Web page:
The Israeli historian says there has been a gradual switch in the Israeli society, where a lot of people are beginning to embrace the idea of a “multi-tiered class system”.

Harari’s comments have sparked mixed reactions on social media.
Harari’s comments have sparked mixed reactions on social media. (Denis Balibouse / Reuters)

A larger number of Israelis no longer believe in the idea of a two-state solution to the Israeli-Palestinian conflict, Yuval Noah Harari, historian and one of Israel’s prominent public intellectuals, has said.

“One of the key things is that a lot of the Israeli public has gradually switched from a belief in the ‘two-state solution’ to, at least, an implicit belief in the ‘three classes solution’, Harari told CNN’s Christiane Amanpour in an interview aired on Wednesday.

Elaborating further on what he meant by a three-class solution, the Israeli scholar said, “That you have just one country between the Jordan river and the Mediterranean with three classes of people living there: Jews who have all the rights; some Arabs who have some rights; and, other Arabs who have very little or no rights.”

Harari, 46, who authored an international best-seller Sapiens: A Brief History of Humankind, called the unfolding turn of events “extremely worrying”. “This is increasingly the situation on the ground and this is increasingly also the aspiration or the mindset of even people in the government,” he said.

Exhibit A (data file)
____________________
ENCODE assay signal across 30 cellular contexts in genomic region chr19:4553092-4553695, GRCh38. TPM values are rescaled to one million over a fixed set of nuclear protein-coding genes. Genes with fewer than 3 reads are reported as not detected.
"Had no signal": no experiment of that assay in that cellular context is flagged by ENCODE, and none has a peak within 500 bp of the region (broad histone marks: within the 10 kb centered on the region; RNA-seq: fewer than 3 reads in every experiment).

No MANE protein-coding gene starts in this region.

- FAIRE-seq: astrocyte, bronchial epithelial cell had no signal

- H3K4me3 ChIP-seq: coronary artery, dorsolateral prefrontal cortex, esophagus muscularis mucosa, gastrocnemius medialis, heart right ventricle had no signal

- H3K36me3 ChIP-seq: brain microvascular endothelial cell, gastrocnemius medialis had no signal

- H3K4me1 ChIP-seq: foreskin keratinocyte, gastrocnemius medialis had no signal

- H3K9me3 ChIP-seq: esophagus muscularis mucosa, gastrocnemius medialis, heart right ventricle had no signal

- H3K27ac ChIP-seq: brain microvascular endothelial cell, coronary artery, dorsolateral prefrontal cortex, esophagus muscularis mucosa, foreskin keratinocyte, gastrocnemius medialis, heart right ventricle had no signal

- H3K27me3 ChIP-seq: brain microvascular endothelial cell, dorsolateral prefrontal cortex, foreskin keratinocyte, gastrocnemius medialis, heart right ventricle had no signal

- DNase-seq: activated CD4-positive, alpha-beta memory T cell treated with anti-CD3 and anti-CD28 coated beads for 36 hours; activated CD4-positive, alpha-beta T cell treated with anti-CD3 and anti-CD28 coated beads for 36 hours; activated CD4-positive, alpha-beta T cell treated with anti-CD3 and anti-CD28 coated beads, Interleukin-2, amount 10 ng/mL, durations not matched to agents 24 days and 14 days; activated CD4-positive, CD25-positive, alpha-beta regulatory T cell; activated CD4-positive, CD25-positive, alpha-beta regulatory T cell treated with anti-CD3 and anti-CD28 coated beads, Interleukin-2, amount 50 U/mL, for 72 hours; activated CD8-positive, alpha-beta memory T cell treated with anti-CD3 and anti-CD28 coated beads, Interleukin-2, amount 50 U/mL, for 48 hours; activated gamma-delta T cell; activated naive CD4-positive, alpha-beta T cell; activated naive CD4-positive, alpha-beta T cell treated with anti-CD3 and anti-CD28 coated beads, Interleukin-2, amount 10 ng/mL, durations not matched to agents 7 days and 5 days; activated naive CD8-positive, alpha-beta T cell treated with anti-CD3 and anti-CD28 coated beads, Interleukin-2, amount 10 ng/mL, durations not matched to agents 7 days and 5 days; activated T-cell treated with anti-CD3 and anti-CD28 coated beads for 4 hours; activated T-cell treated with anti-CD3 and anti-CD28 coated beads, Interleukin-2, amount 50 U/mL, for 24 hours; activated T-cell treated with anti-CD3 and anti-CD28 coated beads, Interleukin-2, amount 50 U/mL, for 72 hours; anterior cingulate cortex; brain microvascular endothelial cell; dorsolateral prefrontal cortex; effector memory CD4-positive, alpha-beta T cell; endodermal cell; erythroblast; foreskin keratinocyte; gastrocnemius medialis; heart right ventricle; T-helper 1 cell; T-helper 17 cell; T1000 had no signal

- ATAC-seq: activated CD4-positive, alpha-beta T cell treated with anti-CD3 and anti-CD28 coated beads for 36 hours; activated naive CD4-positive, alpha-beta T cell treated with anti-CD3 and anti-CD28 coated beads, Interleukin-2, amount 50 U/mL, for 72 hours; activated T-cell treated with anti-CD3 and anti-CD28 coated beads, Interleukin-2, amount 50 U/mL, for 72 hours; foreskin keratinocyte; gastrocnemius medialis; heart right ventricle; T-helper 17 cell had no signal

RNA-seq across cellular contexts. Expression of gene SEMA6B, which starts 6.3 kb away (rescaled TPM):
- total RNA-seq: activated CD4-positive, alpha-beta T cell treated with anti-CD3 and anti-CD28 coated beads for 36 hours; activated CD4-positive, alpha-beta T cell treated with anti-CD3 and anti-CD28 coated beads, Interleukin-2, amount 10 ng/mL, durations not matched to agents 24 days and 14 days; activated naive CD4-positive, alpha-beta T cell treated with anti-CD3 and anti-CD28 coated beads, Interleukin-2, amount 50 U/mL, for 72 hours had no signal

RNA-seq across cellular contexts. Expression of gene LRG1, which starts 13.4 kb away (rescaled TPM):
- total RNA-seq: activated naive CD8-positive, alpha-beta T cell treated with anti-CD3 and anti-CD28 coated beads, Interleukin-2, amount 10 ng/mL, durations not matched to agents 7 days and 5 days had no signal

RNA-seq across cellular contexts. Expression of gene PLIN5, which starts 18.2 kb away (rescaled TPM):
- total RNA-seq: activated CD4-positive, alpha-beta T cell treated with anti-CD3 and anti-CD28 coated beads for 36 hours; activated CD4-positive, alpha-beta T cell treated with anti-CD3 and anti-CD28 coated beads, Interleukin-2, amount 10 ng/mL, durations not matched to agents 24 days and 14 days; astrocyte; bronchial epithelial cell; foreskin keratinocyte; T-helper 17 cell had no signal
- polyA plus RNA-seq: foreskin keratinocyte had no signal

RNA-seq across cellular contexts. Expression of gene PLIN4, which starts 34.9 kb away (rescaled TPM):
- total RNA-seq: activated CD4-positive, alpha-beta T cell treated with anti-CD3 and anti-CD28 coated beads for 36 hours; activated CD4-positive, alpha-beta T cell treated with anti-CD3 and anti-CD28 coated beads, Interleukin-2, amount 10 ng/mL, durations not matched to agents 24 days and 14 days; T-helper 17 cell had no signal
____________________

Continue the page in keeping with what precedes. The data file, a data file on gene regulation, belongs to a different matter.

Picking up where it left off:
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While Yair Lapid, the outgoing prime minister of Israel, assured the United Nations General Assembly in September that “a large majority of Israelis support the vision of (the) two-state solution”, a recent poll by the Israeli Democracy Institute poll showed that sentiment among the people was actually not in favour of it.

“Only 32% of Jewish Israelis support advancing a ‘two-state’ solution as a means for resolving the conflict with the Palestinians,” the research institute said. 

Harari’s comments have sparked mixed reactions on social media.

However, many Palestinians, too, view the two-state solution as non-viable given the growing expansion of settlements in the occupied West Bank, which are considered illegal under international law. 

A poll conducted by the Jerusalem Media and Communication Centre in 2021 in cooperation with Germany-based Friedrich-Ebert-Stiftung showed Palestinians in the occupied West Bank do not favour the two-state solution as much as those in Gaza do.

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The two-state solution has been endorsed by neighbouring countries in the region, the Arab world and successive United States governments as the only viable option to achieve lasting peace.

The occupied West Bank is now home to roughly 500,000 illegal Israeli settlers. The international community widely considers the settlements an obstacle to peace.

Source: TRT World